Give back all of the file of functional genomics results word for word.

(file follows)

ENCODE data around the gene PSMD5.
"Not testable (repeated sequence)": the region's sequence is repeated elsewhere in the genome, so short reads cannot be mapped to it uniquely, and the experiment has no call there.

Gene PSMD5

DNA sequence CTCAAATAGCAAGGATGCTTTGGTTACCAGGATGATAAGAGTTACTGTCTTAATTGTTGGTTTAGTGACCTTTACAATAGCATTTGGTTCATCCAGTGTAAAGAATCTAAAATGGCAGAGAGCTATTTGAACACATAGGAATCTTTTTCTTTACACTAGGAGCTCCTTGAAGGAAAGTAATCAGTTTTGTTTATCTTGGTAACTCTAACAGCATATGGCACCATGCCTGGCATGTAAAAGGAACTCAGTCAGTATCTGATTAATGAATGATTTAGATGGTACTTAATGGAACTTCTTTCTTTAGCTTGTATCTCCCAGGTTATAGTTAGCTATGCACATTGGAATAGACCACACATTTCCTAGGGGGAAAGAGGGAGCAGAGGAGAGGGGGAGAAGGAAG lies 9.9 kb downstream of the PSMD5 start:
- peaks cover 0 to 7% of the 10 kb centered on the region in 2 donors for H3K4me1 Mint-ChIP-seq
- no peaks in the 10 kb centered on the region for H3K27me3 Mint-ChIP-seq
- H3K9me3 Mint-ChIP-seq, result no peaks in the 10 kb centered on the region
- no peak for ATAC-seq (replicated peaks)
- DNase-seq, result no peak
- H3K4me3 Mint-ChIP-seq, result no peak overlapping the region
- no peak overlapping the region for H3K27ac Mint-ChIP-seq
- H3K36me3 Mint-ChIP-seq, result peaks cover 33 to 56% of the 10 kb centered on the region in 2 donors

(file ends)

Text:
ENCODE data around the gene PSMD5.
"Not testable (repeated sequence)": the region's sequence is repeated elsewhere in the genome, so short reads cannot be mapped to it uniquely, and the experiment has no call there.

Gene PSMD5

DNA sequence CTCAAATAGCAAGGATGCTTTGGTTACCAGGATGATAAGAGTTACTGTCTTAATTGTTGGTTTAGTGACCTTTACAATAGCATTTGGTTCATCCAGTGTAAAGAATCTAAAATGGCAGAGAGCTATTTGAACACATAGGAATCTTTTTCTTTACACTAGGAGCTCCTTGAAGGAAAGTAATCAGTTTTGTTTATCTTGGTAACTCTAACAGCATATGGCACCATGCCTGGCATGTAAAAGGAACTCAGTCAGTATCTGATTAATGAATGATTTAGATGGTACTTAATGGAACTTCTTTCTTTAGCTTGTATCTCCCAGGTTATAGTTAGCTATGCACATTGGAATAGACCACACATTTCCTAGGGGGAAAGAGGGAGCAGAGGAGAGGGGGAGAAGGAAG lies 9.9 kb downstream of the PSMD5 start:
- peaks cover 0 to 7% of the 10 kb centered on the region in 2 donors for H3K4me1 Mint-ChIP-seq
- no peaks in the 10 kb centered on the region for H3K27me3 Mint-ChIP-seq
- H3K9me3 Mint-ChIP-seq, result no peaks in the 10 kb centered on the region
- no peak for ATAC-seq (replicated peaks)
- DNase-seq, result no peak
- H3K4me3 Mint-ChIP-seq, result no peak overlapping the region
- no peak overlapping the region for H3K27ac Mint-ChIP-seq
- H3K36me3 Mint-ChIP-seq, result peaks cover 33 to 56% of the 10 kb centered on the region in 2 donors